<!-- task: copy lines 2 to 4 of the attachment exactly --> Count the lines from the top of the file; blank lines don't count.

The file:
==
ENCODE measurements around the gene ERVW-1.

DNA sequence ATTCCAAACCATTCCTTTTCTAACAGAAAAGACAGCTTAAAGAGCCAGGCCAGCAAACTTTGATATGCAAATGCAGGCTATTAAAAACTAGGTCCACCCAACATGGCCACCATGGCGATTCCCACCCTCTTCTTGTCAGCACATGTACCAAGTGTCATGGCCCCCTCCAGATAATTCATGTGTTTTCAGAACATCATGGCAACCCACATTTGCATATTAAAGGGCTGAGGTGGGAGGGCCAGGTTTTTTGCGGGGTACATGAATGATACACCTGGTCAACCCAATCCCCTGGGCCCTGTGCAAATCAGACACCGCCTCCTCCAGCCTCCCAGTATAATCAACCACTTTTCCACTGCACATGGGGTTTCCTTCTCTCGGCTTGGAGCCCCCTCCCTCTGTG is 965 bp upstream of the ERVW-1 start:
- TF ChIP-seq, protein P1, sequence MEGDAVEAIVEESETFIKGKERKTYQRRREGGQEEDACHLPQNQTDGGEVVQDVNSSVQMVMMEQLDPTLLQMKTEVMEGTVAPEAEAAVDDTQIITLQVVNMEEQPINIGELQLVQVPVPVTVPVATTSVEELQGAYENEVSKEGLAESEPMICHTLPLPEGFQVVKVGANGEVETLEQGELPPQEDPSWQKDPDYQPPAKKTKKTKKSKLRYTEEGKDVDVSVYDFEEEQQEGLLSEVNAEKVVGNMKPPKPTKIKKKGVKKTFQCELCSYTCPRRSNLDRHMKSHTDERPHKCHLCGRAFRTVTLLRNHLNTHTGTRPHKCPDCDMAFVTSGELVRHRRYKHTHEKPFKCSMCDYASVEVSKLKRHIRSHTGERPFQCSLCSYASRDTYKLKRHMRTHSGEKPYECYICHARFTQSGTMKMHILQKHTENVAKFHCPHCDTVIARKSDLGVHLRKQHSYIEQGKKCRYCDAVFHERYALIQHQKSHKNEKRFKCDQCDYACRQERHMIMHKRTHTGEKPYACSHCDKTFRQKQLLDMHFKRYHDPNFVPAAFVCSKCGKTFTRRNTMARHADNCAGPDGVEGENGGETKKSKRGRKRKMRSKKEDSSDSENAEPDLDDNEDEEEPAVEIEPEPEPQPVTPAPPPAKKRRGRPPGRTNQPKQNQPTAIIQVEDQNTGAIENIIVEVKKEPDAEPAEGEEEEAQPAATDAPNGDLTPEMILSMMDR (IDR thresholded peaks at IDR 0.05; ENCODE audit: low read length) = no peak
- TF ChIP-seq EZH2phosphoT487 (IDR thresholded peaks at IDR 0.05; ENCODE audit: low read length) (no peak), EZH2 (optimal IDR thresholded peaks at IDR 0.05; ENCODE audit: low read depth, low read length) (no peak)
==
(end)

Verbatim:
DNA sequence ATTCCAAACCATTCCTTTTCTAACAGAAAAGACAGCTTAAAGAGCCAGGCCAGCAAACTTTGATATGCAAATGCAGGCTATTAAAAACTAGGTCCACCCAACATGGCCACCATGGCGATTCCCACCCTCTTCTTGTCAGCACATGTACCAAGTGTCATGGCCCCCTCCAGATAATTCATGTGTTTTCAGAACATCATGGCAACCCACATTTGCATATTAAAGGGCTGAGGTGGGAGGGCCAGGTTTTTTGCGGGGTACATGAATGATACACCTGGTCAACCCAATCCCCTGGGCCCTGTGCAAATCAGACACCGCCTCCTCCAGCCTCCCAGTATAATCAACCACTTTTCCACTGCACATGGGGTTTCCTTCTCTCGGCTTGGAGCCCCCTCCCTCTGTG is 965 bp upstream of the ERVW-1 start:
- TF ChIP-seq, protein P1, sequence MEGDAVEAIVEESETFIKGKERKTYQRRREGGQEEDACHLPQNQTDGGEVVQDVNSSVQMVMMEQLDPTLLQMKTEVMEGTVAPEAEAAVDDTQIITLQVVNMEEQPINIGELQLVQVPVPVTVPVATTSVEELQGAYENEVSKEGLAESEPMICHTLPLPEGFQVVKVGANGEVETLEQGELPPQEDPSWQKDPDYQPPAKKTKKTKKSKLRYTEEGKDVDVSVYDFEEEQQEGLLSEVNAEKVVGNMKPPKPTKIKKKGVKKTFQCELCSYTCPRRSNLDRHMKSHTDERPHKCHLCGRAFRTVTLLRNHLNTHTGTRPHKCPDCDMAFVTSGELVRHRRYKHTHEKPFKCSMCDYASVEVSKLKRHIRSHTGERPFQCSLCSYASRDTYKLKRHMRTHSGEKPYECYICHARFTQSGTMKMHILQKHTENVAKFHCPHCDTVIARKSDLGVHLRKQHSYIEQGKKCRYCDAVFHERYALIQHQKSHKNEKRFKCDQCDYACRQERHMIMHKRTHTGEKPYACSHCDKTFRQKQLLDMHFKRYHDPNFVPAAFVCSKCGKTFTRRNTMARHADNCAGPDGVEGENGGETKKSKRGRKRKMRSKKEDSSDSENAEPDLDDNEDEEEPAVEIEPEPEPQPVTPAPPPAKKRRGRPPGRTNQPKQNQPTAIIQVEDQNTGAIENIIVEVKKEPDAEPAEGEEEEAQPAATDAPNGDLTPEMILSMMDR (IDR thresholded peaks at IDR 0.05; ENCODE audit: low read length) = no peak
- TF ChIP-seq EZH2phosphoT487 (IDR thresholded peaks at IDR 0.05; ENCODE audit: low read length) (no peak), EZH2 (optimal IDR thresholded peaks at IDR 0.05; ENCODE audit: low read depth, low read length) (no peak)